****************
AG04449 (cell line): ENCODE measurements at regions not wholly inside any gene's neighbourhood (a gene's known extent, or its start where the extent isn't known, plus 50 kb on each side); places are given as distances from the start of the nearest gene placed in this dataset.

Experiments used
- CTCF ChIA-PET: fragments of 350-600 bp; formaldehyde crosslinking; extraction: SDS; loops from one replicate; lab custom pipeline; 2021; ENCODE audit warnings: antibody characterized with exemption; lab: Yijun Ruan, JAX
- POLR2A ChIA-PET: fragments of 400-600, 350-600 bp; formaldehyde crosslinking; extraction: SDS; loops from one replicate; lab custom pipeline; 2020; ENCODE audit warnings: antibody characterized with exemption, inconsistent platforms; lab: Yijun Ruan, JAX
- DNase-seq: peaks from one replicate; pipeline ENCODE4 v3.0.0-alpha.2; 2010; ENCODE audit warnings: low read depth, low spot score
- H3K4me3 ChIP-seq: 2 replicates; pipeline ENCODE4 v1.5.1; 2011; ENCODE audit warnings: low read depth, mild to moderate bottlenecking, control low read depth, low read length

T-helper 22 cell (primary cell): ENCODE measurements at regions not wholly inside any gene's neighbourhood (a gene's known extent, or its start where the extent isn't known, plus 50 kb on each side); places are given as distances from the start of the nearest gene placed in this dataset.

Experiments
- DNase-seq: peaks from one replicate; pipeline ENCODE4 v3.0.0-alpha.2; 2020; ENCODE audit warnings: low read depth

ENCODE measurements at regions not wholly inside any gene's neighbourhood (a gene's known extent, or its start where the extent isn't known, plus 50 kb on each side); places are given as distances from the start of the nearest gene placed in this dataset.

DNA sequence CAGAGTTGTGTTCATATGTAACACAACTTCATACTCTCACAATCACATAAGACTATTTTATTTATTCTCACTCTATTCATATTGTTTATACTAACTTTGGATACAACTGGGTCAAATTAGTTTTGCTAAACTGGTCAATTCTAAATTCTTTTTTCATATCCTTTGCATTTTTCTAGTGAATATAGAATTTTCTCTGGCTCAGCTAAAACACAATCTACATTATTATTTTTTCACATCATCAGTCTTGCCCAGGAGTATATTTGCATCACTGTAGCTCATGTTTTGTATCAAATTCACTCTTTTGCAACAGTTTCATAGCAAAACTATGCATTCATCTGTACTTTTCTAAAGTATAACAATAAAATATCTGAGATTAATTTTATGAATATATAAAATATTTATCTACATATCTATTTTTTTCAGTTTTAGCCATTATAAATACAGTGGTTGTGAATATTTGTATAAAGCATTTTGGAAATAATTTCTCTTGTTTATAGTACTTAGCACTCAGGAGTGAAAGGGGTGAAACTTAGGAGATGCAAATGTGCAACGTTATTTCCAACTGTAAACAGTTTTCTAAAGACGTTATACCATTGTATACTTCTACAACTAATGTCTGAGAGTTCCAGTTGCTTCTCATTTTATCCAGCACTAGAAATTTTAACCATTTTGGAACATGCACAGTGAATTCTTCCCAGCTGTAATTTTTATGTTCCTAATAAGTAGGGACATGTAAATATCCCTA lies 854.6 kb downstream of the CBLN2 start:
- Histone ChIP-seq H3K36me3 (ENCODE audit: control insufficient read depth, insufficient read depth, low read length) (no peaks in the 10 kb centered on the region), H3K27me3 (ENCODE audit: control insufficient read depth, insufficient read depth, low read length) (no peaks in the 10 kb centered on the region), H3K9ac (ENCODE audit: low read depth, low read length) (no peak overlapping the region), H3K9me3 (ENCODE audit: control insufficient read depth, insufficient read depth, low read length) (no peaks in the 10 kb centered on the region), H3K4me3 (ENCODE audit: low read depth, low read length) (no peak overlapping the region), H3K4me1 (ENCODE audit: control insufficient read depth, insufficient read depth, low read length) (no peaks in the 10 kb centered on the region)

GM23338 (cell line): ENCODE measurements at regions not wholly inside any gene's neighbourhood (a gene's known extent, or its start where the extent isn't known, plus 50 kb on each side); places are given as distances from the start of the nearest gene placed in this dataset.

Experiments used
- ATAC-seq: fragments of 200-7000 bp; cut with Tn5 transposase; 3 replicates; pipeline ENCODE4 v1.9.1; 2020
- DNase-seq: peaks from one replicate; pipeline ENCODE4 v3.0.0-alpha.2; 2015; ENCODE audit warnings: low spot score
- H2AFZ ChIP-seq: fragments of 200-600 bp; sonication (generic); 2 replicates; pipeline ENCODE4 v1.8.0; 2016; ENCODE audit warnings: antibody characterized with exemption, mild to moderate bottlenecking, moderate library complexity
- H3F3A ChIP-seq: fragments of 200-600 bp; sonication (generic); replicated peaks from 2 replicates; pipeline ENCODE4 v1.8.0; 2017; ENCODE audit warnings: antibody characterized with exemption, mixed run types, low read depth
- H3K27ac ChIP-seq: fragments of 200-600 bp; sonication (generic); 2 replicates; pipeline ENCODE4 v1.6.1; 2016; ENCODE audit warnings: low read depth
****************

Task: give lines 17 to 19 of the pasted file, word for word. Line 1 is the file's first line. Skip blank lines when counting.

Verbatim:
- H2AFZ ChIP-seq: fragments of 200-600 bp; sonication (generic); 2 replicates; pipeline ENCODE4 v1.8.0; 2016; ENCODE audit warnings: antibody characterized with exemption, mild to moderate bottlenecking, moderate library complexity
- H3F3A ChIP-seq: fragments of 200-600 bp; sonication (generic); replicated peaks from 2 replicates; pipeline ENCODE4 v1.8.0; 2017; ENCODE audit warnings: antibody characterized with exemption, mixed run types, low read depth
- H3K27ac ChIP-seq: fragments of 200-600 bp; sonication (generic); 2 replicates; pipeline ENCODE4 v1.6.1; 2016; ENCODE audit warnings: low read depth